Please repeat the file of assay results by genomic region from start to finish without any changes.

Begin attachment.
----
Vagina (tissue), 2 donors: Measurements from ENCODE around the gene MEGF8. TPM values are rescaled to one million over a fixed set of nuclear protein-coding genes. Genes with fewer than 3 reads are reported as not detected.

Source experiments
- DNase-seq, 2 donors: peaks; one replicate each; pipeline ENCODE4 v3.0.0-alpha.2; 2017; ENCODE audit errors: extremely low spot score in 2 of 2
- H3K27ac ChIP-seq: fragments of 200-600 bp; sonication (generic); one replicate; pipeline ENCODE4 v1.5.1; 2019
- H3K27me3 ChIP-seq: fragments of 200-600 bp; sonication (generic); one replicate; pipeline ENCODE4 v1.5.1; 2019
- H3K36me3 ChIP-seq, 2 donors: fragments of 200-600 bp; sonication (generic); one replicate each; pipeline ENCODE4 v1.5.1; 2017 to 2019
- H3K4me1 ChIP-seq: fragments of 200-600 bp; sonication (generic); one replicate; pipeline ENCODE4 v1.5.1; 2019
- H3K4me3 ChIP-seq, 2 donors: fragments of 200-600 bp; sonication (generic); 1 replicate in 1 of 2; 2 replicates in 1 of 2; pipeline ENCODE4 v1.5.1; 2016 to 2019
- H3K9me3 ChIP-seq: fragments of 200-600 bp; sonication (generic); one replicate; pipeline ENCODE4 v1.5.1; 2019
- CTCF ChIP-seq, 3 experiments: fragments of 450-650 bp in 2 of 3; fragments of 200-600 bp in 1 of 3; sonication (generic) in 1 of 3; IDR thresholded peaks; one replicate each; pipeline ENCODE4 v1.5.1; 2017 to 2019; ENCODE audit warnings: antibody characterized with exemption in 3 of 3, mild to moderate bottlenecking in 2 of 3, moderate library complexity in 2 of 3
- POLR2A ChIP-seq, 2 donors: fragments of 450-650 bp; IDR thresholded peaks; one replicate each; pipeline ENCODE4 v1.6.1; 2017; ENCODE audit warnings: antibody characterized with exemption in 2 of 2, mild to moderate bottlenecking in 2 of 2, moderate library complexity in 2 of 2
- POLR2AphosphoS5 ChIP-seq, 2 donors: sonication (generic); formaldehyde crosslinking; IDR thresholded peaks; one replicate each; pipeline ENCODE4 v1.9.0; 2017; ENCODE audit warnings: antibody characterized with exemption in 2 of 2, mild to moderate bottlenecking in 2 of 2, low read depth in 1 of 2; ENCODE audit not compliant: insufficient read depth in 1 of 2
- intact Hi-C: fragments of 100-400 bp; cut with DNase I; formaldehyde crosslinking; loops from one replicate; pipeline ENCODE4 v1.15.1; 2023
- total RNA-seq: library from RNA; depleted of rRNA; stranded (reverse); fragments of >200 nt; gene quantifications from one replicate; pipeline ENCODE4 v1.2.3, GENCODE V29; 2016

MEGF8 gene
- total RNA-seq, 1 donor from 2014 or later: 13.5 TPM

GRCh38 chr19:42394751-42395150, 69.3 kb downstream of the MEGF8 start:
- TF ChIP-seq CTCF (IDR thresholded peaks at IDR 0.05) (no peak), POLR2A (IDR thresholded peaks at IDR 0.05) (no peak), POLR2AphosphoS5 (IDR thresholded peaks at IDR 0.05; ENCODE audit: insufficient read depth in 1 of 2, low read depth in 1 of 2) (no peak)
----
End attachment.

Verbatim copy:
Vagina (tissue), 2 donors: Measurements from ENCODE around the gene MEGF8. TPM values are rescaled to one million over a fixed set of nuclear protein-coding genes. Genes with fewer than 3 reads are reported as not detected.

Source experiments
- DNase-seq, 2 donors: peaks; one replicate each; pipeline ENCODE4 v3.0.0-alpha.2; 2017; ENCODE audit errors: extremely low spot score in 2 of 2
- H3K27ac ChIP-seq: fragments of 200-600 bp; sonication (generic); one replicate; pipeline ENCODE4 v1.5.1; 2019
- H3K27me3 ChIP-seq: fragments of 200-600 bp; sonication (generic); one replicate; pipeline ENCODE4 v1.5.1; 2019
- H3K36me3 ChIP-seq, 2 donors: fragments of 200-600 bp; sonication (generic); one replicate each; pipeline ENCODE4 v1.5.1; 2017 to 2019
- H3K4me1 ChIP-seq: fragments of 200-600 bp; sonication (generic); one replicate; pipeline ENCODE4 v1.5.1; 2019
- H3K4me3 ChIP-seq, 2 donors: fragments of 200-600 bp; sonication (generic); 1 replicate in 1 of 2; 2 replicates in 1 of 2; pipeline ENCODE4 v1.5.1; 2016 to 2019
- H3K9me3 ChIP-seq: fragments of 200-600 bp; sonication (generic); one replicate; pipeline ENCODE4 v1.5.1; 2019
- CTCF ChIP-seq, 3 experiments: fragments of 450-650 bp in 2 of 3; fragments of 200-600 bp in 1 of 3; sonication (generic) in 1 of 3; IDR thresholded peaks; one replicate each; pipeline ENCODE4 v1.5.1; 2017 to 2019; ENCODE audit warnings: antibody characterized with exemption in 3 of 3, mild to moderate bottlenecking in 2 of 3, moderate library complexity in 2 of 3
- POLR2A ChIP-seq, 2 donors: fragments of 450-650 bp; IDR thresholded peaks; one replicate each; pipeline ENCODE4 v1.6.1; 2017; ENCODE audit warnings: antibody characterized with exemption in 2 of 2, mild to moderate bottlenecking in 2 of 2, moderate library complexity in 2 of 2
- POLR2AphosphoS5 ChIP-seq, 2 donors: sonication (generic); formaldehyde crosslinking; IDR thresholded peaks; one replicate each; pipeline ENCODE4 v1.9.0; 2017; ENCODE audit warnings: antibody characterized with exemption in 2 of 2, mild to moderate bottlenecking in 2 of 2, low read depth in 1 of 2; ENCODE audit not compliant: insufficient read depth in 1 of 2
- intact Hi-C: fragments of 100-400 bp; cut with DNase I; formaldehyde crosslinking; loops from one replicate; pipeline ENCODE4 v1.15.1; 2023
- total RNA-seq: library from RNA; depleted of rRNA; stranded (reverse); fragments of >200 nt; gene quantifications from one replicate; pipeline ENCODE4 v1.2.3, GENCODE V29; 2016

MEGF8 gene
- total RNA-seq, 1 donor from 2014 or later: 13.5 TPM

GRCh38 chr19:42394751-42395150, 69.3 kb downstream of the MEGF8 start:
- TF ChIP-seq CTCF (IDR thresholded peaks at IDR 0.05) (no peak), POLR2A (IDR thresholded peaks at IDR 0.05) (no peak), POLR2AphosphoS5 (IDR thresholded peaks at IDR 0.05; ENCODE audit: insufficient read depth in 1 of 2, low read depth in 1 of 2) (no peak)